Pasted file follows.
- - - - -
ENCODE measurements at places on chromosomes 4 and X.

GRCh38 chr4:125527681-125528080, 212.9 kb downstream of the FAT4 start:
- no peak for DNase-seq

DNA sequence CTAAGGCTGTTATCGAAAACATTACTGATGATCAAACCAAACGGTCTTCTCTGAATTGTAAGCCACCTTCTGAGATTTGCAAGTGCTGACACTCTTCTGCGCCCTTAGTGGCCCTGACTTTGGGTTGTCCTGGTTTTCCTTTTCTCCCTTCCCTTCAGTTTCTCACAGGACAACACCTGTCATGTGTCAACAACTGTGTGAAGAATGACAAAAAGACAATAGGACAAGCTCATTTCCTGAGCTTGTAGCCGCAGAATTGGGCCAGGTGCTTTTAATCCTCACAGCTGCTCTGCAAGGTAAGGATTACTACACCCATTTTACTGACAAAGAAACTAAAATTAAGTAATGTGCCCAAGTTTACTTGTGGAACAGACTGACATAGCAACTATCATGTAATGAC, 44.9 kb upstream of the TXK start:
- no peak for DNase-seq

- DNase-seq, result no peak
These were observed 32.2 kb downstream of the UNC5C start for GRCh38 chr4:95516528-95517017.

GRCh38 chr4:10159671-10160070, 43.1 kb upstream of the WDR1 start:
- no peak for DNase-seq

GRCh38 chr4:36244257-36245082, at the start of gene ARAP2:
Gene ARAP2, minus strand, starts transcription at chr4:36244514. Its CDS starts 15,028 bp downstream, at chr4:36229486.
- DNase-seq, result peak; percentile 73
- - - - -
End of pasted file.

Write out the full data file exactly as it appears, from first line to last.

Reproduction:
ENCODE measurements at places on chromosomes 4 and X.

GRCh38 chr4:125527681-125528080, 212.9 kb downstream of the FAT4 start:
- no peak for DNase-seq

DNA sequence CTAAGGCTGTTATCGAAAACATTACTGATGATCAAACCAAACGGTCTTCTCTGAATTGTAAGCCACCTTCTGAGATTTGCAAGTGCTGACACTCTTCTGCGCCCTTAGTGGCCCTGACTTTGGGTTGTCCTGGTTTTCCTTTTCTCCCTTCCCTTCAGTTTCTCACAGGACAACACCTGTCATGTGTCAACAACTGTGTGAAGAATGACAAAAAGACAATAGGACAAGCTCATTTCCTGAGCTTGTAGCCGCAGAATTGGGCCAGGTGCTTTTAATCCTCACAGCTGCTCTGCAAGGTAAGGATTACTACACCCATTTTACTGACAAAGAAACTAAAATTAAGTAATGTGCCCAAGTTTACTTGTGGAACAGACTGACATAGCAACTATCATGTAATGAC, 44.9 kb upstream of the TXK start:
- no peak for DNase-seq

- DNase-seq, result no peak
These were observed 32.2 kb downstream of the UNC5C start for GRCh38 chr4:95516528-95517017.

GRCh38 chr4:10159671-10160070, 43.1 kb upstream of the WDR1 start:
- no peak for DNase-seq

GRCh38 chr4:36244257-36245082, at the start of gene ARAP2:
Gene ARAP2, minus strand, starts transcription at chr4:36244514. Its CDS starts 15,028 bp downstream, at chr4:36229486.
- DNase-seq, result peak; percentile 73